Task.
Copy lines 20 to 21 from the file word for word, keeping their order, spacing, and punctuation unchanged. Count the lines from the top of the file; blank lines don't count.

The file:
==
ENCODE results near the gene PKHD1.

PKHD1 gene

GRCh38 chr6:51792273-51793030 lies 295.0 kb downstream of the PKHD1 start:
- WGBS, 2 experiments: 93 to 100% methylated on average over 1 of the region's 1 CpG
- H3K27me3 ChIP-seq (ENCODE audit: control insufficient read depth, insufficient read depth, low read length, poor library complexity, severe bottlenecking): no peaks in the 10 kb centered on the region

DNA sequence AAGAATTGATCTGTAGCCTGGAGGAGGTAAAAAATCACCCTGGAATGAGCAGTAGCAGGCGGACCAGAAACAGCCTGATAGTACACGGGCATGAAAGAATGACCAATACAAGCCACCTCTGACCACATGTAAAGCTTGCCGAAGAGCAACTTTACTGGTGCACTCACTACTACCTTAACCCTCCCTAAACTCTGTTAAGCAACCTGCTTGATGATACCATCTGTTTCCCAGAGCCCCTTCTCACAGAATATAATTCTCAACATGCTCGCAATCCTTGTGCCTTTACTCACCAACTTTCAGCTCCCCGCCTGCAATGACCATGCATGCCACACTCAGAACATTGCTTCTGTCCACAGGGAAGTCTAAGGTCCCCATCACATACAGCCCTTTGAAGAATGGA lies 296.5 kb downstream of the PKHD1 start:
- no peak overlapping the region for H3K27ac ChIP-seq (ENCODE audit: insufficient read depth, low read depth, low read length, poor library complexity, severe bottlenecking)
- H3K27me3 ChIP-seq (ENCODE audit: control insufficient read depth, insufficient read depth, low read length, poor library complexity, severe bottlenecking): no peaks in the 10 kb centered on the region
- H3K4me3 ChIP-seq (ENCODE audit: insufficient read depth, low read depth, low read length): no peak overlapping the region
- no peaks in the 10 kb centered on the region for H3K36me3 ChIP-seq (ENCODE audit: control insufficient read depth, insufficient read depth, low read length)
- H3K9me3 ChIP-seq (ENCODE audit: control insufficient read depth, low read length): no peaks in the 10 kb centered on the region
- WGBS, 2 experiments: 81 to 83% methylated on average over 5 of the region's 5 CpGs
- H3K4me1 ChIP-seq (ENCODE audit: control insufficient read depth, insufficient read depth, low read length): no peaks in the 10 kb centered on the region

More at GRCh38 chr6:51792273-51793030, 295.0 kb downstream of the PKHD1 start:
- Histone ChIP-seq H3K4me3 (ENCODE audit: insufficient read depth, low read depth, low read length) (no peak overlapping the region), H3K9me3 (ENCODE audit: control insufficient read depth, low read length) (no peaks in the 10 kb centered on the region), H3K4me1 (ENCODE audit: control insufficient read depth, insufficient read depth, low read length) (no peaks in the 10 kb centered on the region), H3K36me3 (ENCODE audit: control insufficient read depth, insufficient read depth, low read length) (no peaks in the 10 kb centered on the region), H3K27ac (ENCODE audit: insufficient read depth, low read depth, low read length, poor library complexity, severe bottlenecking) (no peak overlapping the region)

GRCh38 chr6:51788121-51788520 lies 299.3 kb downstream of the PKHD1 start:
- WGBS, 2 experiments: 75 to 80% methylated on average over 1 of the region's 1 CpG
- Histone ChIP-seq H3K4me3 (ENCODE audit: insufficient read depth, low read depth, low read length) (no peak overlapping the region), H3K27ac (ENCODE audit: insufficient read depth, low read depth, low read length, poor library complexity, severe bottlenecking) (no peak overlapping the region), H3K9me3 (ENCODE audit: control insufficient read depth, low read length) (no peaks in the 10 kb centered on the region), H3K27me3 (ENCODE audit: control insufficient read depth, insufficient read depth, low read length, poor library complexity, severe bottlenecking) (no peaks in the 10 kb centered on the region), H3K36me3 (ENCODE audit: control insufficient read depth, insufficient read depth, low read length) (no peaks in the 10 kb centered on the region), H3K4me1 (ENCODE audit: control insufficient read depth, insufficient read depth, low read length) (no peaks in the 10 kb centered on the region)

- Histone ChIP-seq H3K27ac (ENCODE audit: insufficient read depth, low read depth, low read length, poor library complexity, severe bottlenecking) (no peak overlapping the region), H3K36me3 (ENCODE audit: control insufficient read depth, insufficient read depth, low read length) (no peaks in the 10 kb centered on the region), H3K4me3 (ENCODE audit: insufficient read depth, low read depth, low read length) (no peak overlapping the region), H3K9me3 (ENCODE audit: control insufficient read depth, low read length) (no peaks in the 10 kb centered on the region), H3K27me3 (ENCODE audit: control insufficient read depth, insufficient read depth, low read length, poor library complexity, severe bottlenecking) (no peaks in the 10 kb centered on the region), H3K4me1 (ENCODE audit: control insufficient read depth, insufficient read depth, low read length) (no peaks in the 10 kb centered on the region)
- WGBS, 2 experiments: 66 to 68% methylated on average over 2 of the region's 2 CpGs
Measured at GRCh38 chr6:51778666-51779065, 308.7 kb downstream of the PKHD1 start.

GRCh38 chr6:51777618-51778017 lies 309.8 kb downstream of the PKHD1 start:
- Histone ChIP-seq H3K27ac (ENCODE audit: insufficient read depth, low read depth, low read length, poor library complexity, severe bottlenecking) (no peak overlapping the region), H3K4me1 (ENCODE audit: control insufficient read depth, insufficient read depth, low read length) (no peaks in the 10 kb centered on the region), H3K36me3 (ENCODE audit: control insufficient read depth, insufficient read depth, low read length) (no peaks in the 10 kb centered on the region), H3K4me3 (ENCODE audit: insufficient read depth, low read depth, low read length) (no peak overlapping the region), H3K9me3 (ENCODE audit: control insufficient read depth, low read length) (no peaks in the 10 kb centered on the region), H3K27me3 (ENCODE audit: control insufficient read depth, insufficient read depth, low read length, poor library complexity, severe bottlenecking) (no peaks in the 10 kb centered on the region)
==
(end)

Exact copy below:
- WGBS, 2 experiments: 66 to 68% methylated on average over 2 of the region's 2 CpGs
Measured at GRCh38 chr6:51778666-51779065, 308.7 kb downstream of the PKHD1 start.